It might seem really odd that a question like that really put a smile on my face, but it did and here is why:
Running workshops including gaming techniques to create results rather than “meetings” is something we introduced as part of the agile software development process.
Soon after that, I noticed that my motivation to participate in “normal” larger meetings in other parts of the organisation decreased more and more. Why? I guess I just didn’t feel as engaged, I felt everything was too theoretical and I also thought I was wasting my time as often I switched off for quite a long time.
So, I started using simple workshop and gaming techniques more and more in reviews, in working through complex inter-departmental issues and every time it felt that valuable insight was gained. None of these meetings had anything to do with software or other technology developments by the way.
Therefore, when this colleague from a different part of the organisation asked me if we could “workshop” this topic next time, it made me pretty happy because we had made an impact on desired ways of working without imposing anything top-down.
Now, workshops and games are by no means the one-size-fits-all solution, but they:
- create an open, participative atmosphere
- energise the room
- make people think (properly)
- achieve consensus or democratic results
- create a “we” effect
- create a level playing field, eliminate personal issues
- can create powerful results and point to further to dos beyond the workshop scope
- are fun
Well, of course you can’t run every meeting as a workshop, but if you are looking to gather and group issues related to a broader topic and then drill down on the real core of a problem, when you have more than, say, at least 3 participants, they help.
I’d argue that workshop techniques help you prepare better for meetings (if only considering the material required), but you will have to be organised, moreso than just walking into a room and saying “right, what’s this meeting about now” when you’re supposed to be running it (and we have all done that).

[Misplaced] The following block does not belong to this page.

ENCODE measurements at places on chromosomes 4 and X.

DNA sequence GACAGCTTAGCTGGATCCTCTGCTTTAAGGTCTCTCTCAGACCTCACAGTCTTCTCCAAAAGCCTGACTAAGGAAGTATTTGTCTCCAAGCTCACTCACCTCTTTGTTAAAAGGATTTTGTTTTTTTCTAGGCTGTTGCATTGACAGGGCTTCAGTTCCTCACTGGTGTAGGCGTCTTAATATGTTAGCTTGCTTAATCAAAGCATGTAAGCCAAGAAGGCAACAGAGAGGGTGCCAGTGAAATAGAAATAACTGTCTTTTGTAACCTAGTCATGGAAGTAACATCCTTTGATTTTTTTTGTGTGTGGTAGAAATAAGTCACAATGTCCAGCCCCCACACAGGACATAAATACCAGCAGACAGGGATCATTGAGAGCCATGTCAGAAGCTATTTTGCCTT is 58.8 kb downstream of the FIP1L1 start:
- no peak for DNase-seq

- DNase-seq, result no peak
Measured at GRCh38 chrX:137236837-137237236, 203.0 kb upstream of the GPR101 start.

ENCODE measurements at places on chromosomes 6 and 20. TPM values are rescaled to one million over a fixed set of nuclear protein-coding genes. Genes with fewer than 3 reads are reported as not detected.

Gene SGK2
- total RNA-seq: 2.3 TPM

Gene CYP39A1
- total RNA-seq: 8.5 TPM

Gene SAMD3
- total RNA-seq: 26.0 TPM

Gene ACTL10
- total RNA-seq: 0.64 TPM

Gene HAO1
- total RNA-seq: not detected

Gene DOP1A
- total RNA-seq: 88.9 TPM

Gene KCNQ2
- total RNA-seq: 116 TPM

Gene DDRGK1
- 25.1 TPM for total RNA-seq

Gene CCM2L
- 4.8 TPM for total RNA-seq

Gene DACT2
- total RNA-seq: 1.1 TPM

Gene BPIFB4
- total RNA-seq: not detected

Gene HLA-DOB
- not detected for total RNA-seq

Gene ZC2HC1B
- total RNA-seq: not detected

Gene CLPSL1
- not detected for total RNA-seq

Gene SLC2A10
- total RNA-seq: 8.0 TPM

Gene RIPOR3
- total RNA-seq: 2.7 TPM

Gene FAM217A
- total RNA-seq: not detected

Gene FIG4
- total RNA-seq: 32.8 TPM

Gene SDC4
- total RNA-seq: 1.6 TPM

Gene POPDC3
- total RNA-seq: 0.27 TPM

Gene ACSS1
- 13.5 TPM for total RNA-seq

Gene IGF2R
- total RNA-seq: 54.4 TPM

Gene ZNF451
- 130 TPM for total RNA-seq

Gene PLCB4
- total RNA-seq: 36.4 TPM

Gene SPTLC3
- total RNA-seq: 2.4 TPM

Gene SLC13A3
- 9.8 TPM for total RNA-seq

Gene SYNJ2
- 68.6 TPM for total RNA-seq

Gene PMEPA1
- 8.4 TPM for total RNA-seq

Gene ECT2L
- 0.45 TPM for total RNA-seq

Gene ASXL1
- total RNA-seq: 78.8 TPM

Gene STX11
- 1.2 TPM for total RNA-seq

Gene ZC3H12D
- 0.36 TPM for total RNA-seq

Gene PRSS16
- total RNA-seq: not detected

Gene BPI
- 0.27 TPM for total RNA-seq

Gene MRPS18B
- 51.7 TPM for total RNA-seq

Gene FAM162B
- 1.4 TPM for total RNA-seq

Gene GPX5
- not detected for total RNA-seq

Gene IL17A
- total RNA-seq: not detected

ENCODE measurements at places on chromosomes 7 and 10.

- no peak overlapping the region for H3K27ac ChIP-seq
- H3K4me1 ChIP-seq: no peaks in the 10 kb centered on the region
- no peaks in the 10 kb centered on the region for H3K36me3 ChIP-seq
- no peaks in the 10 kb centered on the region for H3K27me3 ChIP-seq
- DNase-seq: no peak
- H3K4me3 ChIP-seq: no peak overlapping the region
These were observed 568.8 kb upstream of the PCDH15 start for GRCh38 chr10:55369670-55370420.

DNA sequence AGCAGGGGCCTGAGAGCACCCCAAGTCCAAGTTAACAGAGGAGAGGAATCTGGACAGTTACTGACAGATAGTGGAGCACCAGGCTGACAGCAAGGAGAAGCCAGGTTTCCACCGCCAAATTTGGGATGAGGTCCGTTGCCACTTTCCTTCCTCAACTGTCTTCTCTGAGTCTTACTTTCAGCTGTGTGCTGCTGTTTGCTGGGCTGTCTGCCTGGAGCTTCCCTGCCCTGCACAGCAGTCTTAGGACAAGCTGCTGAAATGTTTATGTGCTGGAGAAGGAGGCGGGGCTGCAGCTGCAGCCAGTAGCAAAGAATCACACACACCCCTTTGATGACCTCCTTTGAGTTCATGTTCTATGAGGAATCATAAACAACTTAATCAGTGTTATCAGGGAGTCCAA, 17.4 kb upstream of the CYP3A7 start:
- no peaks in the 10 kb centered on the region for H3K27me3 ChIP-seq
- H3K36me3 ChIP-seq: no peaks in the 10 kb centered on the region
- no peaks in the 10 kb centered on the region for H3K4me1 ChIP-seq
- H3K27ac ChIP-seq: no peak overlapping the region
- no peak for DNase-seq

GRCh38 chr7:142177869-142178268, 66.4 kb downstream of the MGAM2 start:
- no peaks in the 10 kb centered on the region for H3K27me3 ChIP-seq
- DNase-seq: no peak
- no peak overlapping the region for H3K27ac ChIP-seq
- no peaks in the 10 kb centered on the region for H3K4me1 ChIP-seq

What you need:
- time to prepare the workshop and some idea of the tools you want to use
- time to follow up (digest the results into manageable text, to dos, etc. (we use Confluence and Jira to handle this)
- all relevant material
- enough space in your meeting room/area
- to be awake
- patience – the workshop might move into a different direction than you might anticipate – but that’s all about being agile, and unless a group fully goes off on a tangent, which is entirely off topic, their focus might be more important than the original purpose of you getting-together
- good judgement of the participants – how do they function as a group? Is there trust?
There are of course, countless books written on the topic and you can just about pick and choose any of them. One book and web site, which were recommended to me and which I find pretty easy to use without over-complicating things is Gamestorming (and no, I have no relation business or other, to the publishers and authors):
So if you like what you read and saw: happy workshopping!